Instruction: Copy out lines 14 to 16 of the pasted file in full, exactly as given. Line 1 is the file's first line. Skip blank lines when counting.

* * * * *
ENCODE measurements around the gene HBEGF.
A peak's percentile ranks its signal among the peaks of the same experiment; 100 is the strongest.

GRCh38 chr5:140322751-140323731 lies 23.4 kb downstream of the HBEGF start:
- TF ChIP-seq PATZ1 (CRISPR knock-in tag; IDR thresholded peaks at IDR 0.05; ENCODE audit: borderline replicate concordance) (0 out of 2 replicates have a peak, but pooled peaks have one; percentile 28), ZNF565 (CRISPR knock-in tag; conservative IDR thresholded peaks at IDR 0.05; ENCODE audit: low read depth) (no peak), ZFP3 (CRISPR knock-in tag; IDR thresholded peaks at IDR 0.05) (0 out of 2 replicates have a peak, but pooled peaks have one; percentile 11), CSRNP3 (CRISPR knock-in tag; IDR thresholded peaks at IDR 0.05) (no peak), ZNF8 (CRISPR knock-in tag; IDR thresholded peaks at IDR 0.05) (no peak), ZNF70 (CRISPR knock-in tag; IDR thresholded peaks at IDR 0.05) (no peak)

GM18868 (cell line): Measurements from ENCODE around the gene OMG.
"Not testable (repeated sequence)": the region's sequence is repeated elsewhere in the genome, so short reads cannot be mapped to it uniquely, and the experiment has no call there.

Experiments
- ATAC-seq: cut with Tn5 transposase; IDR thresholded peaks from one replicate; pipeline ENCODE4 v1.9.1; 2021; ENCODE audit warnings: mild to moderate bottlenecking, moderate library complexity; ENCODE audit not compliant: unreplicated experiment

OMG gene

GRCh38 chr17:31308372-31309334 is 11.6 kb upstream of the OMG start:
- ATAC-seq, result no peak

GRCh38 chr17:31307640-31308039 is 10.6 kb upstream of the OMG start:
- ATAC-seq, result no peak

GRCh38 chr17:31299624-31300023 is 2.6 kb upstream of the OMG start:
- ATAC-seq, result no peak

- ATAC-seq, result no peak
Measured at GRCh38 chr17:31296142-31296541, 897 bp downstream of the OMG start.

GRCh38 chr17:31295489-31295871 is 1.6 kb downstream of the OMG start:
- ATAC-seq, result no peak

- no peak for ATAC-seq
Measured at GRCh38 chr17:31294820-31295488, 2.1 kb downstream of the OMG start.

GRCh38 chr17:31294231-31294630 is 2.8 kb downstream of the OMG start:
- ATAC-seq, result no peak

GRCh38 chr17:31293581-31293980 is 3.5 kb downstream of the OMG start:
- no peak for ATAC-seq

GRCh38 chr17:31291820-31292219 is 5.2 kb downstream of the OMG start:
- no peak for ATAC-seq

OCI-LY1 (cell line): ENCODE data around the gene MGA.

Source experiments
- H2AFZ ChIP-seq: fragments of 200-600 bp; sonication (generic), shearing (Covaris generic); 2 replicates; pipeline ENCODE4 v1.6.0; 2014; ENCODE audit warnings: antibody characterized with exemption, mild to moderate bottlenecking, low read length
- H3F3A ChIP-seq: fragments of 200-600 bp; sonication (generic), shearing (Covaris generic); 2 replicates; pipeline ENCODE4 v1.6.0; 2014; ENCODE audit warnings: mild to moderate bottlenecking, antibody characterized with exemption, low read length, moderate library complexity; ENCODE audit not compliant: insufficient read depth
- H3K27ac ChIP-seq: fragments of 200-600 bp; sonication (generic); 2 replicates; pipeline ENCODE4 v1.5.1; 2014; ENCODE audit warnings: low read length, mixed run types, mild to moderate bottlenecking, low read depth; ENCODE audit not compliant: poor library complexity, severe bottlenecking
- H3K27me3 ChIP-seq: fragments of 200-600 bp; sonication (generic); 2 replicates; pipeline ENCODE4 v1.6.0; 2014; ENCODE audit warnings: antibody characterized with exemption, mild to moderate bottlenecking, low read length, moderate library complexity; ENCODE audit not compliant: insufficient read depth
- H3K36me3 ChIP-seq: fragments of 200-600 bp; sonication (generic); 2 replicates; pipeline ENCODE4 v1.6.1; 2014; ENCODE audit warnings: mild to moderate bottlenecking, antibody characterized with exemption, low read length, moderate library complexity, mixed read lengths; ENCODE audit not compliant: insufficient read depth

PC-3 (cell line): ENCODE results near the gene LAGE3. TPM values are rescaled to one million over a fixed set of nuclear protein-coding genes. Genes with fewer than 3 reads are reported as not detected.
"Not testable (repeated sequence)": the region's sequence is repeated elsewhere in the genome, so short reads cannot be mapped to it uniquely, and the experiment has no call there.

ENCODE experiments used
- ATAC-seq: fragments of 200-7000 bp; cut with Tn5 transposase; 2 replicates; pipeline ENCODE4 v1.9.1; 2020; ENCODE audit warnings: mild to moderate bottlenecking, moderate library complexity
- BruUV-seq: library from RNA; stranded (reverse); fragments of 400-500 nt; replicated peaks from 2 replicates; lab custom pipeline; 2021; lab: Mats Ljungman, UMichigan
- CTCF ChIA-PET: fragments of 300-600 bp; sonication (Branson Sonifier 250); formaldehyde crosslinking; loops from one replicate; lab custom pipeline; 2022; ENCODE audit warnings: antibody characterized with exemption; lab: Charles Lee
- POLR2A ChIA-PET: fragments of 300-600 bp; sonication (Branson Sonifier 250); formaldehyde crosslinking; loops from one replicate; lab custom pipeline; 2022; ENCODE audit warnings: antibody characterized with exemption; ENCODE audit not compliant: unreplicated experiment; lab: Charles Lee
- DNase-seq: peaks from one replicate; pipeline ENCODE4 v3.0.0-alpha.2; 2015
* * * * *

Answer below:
GRCh38 chr17:31299624-31300023 is 2.6 kb upstream of the OMG start:
- ATAC-seq, result no peak

- ATAC-seq, result no peak